Libya is currently undergoing political reconstruction, and is governed under an interim constitution drawn up by the National Transitional Council (NTC).[7][8] Elections to a General National Congress were held on 7 July 2012, and the NTC handed power to the newly elected assembly on 8 August.[9] The assembly has the responsibility of forming a constituent assembly to draft a permanent constitution for Libya, which will then be put to a referendum.

[Note: when we read something like that in class, we will make sure everyone knew such words/phrases as “interim” and “constituent assembly” and “referendum.” Once we unpack that paragraph, we can have a discussion about the leadership in Libya.]

Because Libya does not yet have an established government (it’s still sorting things out after its civil war), its protection of Ambassador Stevens was not as strong as it could have been.

Killing a US ambassador is a big deal. A US ambassador represents the United States and how that person is treated says a lot about the relationship between the host country and the US. We’re watching right now as the US figures out how to respond.

For example, here’s the lead story in the online version of Friday’s Wall Street Journal:

As you can surmise from that front page, there have also been protests in Egypt (and Yemen).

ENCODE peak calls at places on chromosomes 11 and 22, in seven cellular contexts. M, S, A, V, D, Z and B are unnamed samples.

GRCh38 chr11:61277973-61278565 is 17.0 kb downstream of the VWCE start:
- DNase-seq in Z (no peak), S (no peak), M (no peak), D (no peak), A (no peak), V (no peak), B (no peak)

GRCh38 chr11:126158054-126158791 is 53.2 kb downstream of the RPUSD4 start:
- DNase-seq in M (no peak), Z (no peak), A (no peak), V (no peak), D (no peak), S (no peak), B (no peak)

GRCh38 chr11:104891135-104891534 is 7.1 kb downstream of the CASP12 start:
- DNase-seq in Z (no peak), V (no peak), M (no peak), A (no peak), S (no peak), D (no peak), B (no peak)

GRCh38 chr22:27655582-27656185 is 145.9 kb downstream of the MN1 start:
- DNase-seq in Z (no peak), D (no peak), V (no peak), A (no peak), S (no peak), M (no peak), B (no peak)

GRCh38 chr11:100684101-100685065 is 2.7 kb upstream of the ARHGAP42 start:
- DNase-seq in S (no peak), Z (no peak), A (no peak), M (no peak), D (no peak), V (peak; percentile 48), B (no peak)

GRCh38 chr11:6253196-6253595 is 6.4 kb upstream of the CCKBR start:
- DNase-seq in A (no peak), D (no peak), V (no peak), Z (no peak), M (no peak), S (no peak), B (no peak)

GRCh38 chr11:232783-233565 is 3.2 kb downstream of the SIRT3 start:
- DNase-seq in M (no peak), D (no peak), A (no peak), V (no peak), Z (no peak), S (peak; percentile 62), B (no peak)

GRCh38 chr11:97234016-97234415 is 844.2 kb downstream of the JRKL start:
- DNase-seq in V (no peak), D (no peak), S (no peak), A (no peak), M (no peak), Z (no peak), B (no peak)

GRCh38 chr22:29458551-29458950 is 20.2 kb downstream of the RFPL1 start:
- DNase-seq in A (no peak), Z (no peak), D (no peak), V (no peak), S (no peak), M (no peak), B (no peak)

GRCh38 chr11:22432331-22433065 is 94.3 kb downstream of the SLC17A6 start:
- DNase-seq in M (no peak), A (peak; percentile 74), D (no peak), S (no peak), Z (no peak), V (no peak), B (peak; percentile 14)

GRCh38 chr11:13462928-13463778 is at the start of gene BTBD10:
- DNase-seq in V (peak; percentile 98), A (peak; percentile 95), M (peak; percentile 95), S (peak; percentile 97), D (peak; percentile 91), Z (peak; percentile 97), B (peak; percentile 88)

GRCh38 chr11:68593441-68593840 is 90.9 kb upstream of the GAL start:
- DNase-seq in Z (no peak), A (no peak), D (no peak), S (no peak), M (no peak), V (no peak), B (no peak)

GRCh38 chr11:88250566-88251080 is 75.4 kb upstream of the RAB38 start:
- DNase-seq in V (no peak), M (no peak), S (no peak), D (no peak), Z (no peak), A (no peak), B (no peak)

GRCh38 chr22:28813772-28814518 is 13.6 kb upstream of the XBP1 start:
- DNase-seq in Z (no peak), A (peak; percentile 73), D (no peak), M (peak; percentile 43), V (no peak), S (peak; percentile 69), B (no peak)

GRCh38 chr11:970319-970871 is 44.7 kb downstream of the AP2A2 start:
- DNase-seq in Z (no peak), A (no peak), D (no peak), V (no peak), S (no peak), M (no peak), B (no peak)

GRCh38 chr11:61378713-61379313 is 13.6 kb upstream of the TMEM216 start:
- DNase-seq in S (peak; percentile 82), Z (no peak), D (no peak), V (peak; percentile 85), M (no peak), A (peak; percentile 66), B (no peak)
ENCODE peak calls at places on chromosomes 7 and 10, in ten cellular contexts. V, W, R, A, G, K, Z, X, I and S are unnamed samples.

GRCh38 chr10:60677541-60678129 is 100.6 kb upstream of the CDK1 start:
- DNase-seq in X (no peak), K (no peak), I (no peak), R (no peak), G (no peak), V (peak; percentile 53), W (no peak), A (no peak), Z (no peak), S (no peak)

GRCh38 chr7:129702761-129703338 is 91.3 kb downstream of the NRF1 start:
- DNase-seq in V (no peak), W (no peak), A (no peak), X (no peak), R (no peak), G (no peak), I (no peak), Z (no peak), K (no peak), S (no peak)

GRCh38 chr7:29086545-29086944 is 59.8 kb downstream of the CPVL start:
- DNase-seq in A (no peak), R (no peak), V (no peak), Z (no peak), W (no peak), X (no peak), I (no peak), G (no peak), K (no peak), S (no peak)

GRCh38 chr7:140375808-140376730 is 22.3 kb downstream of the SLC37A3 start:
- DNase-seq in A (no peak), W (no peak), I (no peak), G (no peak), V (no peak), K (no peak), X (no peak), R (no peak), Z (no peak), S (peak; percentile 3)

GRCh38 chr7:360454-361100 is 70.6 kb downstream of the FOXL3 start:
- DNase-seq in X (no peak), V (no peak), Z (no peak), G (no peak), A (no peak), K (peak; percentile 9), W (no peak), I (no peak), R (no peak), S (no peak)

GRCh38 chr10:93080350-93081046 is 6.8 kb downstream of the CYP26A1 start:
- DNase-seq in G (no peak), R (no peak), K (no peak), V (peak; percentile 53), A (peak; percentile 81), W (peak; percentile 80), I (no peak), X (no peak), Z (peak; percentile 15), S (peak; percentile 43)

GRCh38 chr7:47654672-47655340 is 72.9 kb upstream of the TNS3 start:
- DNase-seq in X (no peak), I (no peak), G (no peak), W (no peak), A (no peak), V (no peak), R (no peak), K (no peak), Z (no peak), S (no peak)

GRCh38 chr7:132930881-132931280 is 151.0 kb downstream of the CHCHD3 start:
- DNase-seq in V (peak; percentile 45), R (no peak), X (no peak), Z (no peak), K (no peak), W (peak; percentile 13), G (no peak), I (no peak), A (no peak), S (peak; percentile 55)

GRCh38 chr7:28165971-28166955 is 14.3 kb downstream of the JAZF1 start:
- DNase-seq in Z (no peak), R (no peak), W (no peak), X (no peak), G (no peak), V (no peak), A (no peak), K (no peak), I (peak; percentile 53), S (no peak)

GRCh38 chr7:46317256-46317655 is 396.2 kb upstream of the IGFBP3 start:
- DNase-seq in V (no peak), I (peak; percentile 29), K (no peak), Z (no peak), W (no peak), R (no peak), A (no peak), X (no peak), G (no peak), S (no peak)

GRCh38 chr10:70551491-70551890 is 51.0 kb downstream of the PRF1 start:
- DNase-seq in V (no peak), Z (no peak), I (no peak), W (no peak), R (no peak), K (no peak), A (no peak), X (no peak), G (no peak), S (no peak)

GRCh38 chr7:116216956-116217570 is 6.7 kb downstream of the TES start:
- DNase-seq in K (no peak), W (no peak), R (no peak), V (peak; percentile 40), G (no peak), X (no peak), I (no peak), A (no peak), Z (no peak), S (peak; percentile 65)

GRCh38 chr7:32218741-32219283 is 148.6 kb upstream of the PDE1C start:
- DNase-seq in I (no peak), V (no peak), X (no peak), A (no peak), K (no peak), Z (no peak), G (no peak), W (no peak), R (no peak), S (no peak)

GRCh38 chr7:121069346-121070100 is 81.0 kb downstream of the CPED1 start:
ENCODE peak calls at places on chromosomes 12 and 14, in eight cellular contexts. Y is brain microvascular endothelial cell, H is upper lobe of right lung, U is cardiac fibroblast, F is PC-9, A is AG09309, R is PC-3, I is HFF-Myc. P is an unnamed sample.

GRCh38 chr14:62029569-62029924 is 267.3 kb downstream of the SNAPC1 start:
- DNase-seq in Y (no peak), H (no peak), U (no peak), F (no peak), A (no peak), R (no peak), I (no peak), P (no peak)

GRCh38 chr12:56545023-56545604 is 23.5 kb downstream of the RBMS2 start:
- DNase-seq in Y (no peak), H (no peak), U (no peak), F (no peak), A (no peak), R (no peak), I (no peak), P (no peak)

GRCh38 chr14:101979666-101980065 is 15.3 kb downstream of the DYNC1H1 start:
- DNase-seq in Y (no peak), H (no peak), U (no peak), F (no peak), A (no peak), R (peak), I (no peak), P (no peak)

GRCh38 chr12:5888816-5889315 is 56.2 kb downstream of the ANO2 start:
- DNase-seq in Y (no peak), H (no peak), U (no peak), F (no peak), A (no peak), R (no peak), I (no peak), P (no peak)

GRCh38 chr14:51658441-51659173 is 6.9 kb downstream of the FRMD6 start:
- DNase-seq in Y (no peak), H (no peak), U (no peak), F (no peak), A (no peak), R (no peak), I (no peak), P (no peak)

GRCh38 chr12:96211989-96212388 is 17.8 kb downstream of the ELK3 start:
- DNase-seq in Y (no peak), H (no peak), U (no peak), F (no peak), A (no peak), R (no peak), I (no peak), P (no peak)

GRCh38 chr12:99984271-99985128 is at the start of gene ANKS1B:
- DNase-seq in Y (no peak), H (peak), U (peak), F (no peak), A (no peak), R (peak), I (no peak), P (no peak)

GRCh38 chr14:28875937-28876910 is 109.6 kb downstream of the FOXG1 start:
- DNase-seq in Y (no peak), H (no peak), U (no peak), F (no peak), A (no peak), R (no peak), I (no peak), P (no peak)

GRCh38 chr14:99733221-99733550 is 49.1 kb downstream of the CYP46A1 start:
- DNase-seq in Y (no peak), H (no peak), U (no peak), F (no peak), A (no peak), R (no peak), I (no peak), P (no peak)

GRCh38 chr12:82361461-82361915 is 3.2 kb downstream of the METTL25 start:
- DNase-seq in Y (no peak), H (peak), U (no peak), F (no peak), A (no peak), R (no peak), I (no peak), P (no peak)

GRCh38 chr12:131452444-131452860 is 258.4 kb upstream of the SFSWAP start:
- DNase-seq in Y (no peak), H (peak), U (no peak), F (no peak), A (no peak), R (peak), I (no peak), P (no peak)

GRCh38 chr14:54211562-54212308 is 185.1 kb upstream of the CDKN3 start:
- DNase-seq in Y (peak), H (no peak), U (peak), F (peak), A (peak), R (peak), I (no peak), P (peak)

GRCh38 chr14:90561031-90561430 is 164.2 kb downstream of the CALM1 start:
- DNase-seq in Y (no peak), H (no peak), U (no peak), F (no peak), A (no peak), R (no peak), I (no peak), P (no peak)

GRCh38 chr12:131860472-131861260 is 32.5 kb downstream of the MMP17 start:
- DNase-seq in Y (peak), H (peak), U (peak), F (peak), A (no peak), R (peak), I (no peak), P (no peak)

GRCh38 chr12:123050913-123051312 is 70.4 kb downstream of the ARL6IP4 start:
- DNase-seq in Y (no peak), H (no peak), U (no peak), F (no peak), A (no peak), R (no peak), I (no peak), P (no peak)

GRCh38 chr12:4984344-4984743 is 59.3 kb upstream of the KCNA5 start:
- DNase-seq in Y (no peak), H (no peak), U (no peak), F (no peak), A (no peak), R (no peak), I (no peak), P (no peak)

Mitt Romney, the Republican nominee for president, has criticized President Obama’s handling of the situation, and in response, Gov. Romney has been criticized for turning a tragedy into a political opportunity — a quick web search can get students up to speed on the presidential politics of the situation:

Ambassador Stevens was killed when a group of Libyan protesters attacked the U.S. consulate in the city of Benghazi (see map below — it’s in the north of the country on the Mediterranean Sea).

The attackers were reportedly upset by a film, made in the US but not by the US government, that insulted the Prophet Muhammad.

Do students know what a Prophet is?  Have they studied Muhammad? Do they know that there are about 1.6 billion Muslims in the world today, depending on who’s doing the counting?

For more context, do students know that the world’s population is more than 7 billion people, and that the US represents less than 4.5% of that population?

When you start paying attention and diving deeply into an event such as the one unfolding right now in Libya (and Egypt and Yemen), you get into lots of issues. And that’s a good thing — because we want to try to figure out as much as we can about … drum roll please … The World in Which We Live.

It should be a great class. In many ways, this class is a pilot of what morning sessions will be like at Triangle Learning Community middle school, opening in the fall of 2013.

For students in the class, please visit the shared Google Doc, Questions about Libya, record your questions, and stay tuned for an update, based on the questions you folks (and others who may visit) place on that document.

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About Steve Goldberg

I teach students at Research Triangle High School (RTHS) about US History. RTHS is a public charter school in Durham, NC, whose mission is to incubate, prove and scale innovative models of teaching and learning. The blog posts here reflect my own personal views and not those of my employer.